Out in the Open

Your brain on likes: The science of oversharing online

Can our brains be held accountable for all the oversharing we do on social media?
U of Miami researchers wanted to know if there's a connection between Facebook likes and gender, age, and education. (Robert Galbraith/Reuters)
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Why do some of us feel compelled to share the details of our private lives on the internet? We turn to science to get an explanation of what goes on in our brains when we share online. 

According to California State University professor Ofir Turel, our never-ending quest for Facebook likes and Instagram hearts is an example of something called a "reward-motivated behavior."

"Basically, if someone 'likes' you on the internet, it's equivalent to someone smiling at you, acknowledging that you exist, telling you that they care about what you did," Turel told Out in the Open producer Debbie Pacheco. "It's some sort of virtual empathy."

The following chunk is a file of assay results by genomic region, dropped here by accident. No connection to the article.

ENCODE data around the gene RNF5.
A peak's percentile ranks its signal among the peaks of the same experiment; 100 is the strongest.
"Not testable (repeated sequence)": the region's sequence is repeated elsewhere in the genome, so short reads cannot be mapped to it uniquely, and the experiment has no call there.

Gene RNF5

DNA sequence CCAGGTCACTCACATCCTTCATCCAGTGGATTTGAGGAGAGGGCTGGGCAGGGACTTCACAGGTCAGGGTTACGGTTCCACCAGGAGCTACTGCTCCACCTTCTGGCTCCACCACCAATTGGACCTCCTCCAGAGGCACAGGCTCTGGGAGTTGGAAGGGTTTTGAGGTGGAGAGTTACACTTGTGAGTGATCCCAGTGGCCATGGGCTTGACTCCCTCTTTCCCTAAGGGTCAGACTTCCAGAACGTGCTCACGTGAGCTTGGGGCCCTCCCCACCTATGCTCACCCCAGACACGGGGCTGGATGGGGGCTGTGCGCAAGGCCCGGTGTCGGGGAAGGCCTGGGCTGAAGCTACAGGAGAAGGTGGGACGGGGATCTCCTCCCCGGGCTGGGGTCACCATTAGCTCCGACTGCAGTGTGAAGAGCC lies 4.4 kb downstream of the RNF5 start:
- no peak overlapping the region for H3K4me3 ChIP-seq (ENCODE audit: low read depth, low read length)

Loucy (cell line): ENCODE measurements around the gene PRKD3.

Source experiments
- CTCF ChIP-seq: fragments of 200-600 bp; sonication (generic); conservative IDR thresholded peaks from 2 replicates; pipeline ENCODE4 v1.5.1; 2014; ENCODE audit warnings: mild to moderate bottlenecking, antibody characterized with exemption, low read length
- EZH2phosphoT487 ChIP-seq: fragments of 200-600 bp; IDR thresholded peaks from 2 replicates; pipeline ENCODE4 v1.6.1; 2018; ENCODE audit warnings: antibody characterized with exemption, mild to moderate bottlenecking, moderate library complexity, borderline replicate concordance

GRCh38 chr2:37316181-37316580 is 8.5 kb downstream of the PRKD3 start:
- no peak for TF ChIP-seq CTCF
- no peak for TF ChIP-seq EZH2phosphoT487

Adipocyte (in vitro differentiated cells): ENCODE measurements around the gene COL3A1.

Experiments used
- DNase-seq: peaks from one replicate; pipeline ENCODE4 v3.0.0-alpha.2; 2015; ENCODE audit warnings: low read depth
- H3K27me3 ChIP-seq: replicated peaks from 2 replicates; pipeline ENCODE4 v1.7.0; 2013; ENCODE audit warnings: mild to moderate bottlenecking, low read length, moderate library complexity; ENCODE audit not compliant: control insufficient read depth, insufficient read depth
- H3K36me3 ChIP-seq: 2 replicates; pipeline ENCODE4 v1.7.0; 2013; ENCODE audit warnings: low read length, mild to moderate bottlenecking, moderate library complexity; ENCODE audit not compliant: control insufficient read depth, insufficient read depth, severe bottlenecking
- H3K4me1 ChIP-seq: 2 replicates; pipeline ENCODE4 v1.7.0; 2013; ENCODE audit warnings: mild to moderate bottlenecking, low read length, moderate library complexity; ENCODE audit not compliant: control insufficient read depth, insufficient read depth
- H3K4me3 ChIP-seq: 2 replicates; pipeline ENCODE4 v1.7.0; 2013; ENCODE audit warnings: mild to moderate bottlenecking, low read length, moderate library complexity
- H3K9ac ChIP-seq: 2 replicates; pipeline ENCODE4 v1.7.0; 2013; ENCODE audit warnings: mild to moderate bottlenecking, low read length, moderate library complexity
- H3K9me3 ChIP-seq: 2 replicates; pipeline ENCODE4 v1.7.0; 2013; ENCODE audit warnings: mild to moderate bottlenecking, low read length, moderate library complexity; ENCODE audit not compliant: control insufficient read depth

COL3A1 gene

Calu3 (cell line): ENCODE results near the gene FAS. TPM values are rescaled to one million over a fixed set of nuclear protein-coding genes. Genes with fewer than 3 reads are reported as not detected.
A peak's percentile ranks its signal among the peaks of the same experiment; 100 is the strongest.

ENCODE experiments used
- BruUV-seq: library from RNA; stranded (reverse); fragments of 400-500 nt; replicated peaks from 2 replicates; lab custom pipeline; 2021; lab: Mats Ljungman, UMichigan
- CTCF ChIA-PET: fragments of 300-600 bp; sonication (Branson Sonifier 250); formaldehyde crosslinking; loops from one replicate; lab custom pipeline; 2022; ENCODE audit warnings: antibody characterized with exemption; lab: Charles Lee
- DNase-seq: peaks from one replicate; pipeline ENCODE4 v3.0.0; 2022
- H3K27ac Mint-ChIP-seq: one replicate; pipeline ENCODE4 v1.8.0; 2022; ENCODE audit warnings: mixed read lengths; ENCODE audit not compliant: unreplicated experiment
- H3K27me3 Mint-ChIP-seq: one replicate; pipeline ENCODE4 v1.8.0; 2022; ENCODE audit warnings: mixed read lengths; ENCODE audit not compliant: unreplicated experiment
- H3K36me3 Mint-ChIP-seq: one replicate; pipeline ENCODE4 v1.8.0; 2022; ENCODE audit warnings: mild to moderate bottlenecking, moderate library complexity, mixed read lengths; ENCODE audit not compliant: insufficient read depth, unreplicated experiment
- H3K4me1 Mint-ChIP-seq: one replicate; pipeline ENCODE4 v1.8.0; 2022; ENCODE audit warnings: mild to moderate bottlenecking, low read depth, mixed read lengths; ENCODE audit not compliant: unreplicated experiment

As it turns out, when someone presses that thumbs-up button on our Facebook post, our brain's reward system signals to the brain that it's happy; it releases a neurotransmitter called dopamine, which is also responsible for motor control and other hormone release systems. 

And what really fires up our brains is that you never know how many likes you're going to get. "The brain doesn't like constant rewards." Turel explained. "If you knew that for every picture you post, you get 300 rewards, it wouldn't be that exciting to check."

So for those of us who are guilty of oversharing, perhaps this isn't all our fault: we just want some virtual empathy.